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When considering how Christians should love others, it’s often easy to look back into history and discover ways in which Christians did not love others well.

For instance, consider the Civil Rights Movement. Martin Luther King Jr and others didn’t just view the Civil Rights Movement as a means to gain a better seat on the bus or the lunch table, but as a justice issue. God had created all as image bearers, which meant that all people, regardless of skin color, should be treated with dignity and respect. Because Civil Rights was not just a political issue, but a religious issue, King often struggled when southern white clergy did not join the struggle. How could they sing songs of praise on Sunday, and not help their follow Christians on Monday? It’s easy for us now to look back into history and wonder the same question. Why were so many Christians with white skin either indifferent or outright hateful toward the Civil Rights Movement? How could they not understand that this was about loving their neighbors well?

Or, take it back a step further. Why were there so many good Christian people who owned slaves during the early decades of the United States? How did they not know that the buying and selling of human beings was morally wrong? How did good Christian people not see that enslaving other humans against their will was the complete opposite of loving your neighbor as yourself?

It’s easy, at times, to peer back into history and discover the mistakes of the past and wonder why were so many good people on the wrong side of history? Clearly Christians should have known better. What is more difficult is trying to determine in our own lives, where do we fail to love the least of these? In which areas of our lives have we turned a blind eye to the less fortunate? How have we succumbed to the greater culture and accepted hate instead of love?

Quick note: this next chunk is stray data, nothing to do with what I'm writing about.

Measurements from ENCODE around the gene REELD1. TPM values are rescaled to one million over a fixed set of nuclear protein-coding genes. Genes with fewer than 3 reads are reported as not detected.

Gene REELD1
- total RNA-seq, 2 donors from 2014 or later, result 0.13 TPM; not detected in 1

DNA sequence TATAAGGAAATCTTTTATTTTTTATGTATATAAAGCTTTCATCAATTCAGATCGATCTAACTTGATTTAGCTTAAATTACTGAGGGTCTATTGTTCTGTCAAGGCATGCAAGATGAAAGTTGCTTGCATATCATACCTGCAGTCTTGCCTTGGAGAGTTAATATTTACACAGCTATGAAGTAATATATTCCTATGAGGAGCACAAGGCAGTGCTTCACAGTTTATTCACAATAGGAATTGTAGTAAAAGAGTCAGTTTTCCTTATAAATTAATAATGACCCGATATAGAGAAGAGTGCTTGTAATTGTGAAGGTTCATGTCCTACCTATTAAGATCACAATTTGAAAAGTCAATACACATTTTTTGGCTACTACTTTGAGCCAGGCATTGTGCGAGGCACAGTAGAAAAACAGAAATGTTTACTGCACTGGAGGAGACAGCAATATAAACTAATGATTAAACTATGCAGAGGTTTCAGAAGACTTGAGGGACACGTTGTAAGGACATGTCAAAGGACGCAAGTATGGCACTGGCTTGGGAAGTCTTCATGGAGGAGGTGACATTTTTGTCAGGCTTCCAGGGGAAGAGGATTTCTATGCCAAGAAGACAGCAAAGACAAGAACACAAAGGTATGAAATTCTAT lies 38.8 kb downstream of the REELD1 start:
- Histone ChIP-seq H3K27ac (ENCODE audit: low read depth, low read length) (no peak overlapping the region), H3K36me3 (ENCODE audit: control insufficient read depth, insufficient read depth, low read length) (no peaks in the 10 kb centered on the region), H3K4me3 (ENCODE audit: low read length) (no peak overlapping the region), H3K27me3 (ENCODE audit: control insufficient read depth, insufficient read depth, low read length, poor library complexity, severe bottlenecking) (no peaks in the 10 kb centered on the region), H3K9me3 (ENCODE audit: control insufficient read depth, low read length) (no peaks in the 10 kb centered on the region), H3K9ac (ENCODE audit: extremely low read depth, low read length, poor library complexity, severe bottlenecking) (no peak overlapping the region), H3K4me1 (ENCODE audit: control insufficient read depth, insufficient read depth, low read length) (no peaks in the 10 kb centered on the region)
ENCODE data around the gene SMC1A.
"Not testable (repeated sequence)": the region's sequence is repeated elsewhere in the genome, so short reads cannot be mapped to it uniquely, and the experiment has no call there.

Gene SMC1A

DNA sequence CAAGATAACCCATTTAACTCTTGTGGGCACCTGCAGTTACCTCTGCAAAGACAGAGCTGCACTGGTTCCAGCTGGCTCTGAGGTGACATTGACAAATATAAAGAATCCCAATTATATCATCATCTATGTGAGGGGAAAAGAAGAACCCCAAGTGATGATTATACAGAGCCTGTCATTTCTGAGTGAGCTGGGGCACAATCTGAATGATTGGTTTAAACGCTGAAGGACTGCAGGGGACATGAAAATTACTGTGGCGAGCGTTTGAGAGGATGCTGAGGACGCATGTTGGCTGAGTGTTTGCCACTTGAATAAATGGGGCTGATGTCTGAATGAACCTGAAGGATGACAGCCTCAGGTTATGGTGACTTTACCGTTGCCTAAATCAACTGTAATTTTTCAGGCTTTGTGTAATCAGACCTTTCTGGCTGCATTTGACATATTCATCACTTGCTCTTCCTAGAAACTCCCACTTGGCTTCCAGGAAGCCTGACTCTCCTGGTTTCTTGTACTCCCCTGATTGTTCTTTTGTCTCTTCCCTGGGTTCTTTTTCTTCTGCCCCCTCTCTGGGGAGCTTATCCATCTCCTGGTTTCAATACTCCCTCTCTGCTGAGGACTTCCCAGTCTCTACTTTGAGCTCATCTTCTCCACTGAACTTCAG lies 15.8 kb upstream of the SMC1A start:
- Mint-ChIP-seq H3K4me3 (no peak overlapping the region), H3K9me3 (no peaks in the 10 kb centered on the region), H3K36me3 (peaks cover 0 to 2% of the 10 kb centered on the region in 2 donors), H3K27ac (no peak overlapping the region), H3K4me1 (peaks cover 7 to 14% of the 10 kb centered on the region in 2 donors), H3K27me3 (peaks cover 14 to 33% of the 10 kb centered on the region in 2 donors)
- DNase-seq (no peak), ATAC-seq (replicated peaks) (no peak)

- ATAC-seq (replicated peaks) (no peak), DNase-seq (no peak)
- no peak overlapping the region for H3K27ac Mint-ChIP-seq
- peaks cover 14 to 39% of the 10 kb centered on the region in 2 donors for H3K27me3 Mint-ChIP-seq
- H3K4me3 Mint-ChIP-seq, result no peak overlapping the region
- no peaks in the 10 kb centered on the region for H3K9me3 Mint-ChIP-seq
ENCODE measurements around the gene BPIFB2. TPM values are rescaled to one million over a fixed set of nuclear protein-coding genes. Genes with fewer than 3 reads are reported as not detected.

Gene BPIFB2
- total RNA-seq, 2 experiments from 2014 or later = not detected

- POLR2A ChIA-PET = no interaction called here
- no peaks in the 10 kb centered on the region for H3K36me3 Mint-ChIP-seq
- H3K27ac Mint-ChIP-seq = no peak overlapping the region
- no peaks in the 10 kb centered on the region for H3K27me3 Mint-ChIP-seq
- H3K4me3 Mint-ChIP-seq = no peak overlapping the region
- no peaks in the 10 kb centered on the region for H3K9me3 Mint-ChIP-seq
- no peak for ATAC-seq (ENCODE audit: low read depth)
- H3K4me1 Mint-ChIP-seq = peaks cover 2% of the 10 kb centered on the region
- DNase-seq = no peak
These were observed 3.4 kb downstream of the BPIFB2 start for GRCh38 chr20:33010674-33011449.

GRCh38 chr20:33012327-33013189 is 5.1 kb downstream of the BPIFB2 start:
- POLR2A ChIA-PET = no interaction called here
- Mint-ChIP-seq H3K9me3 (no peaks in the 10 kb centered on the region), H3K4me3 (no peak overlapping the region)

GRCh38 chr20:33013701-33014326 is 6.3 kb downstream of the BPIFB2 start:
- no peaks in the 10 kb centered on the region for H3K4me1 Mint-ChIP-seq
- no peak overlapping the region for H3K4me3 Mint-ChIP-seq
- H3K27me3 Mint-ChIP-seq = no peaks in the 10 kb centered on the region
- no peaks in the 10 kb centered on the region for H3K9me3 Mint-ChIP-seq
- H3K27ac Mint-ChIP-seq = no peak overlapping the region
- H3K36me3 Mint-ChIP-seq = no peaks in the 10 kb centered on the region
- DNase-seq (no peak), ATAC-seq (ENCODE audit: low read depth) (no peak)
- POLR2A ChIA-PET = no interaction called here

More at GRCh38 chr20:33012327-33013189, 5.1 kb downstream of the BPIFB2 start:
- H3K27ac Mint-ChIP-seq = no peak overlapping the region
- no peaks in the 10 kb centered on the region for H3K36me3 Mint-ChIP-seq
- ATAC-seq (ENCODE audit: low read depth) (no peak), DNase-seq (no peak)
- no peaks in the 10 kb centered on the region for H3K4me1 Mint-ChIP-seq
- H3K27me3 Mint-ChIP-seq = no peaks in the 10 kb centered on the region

In Amos 5, the prophet Amos has an interesting discussion about the Day of the Lord. We often look forward to the day of the Lord, or judgment day. Because we have embraced grace, we often view judgment day as a wonderful time when we will finally receive our reward. Israel viewed it in a similar light. The day of the Lord was a day in which Israel’s enemies would finally be defeated and Israel would embrace the good life. Yet Amos says in chapter 5 that the day of the Lord will bring darkness and not light. It will be as if one has escaped from a lion attack, only to be eaten by a bear. The day will not bring joy, but punishment. Why? Because their lives were far from God.

The message that runs throughout the book of Amos is that Israel’s worship is meaningless unless their lives are engaged in serving the poor and hurting. God, through Amos, even claims that Israel’s songs of praise are just loud disturbing noises in God’s ears because Israel is oppressing the poor and taken advantage of the weak. Later, in chapter 5, Amos says God is tired of Israel’s feasts and wants no more of their religious songs, until justice rolls down like water, and righteousness like an ever-flowing stream (5:24). Israel’s judgment day is a day to be feared because they haven’t been caring for the poor around them.

It makes me wonder, if Amos were writing to us today, what would he say? Would Amos be pleased with our worship? Would God be pleased with our worship? Not our worship as we gather on Sundays to sing songs of praise, but our worship as we live out the love of God to everyone we meet. Not our worship that is internal, but our worship that is external, that reaches out into the forgotten places of our cities and towns and loves the abandoned and broken. Would Amos say that we should look forward to our own judgment day, or would Amos warn us about our impending moment of reckoning? Would God consider our lives a beautiful offering given to God as a living sacrifice, or would it be a stench God hoped to erase?

It’s hard at times to notice our own mistakes, to notice how we’ve accepted the cultural norms around us as normal, instead of fully embracing God’s blessed community. Yet we need self-reflection, because if we want our worship to be pleasing to God it must be rooted in sharing God’s love with others.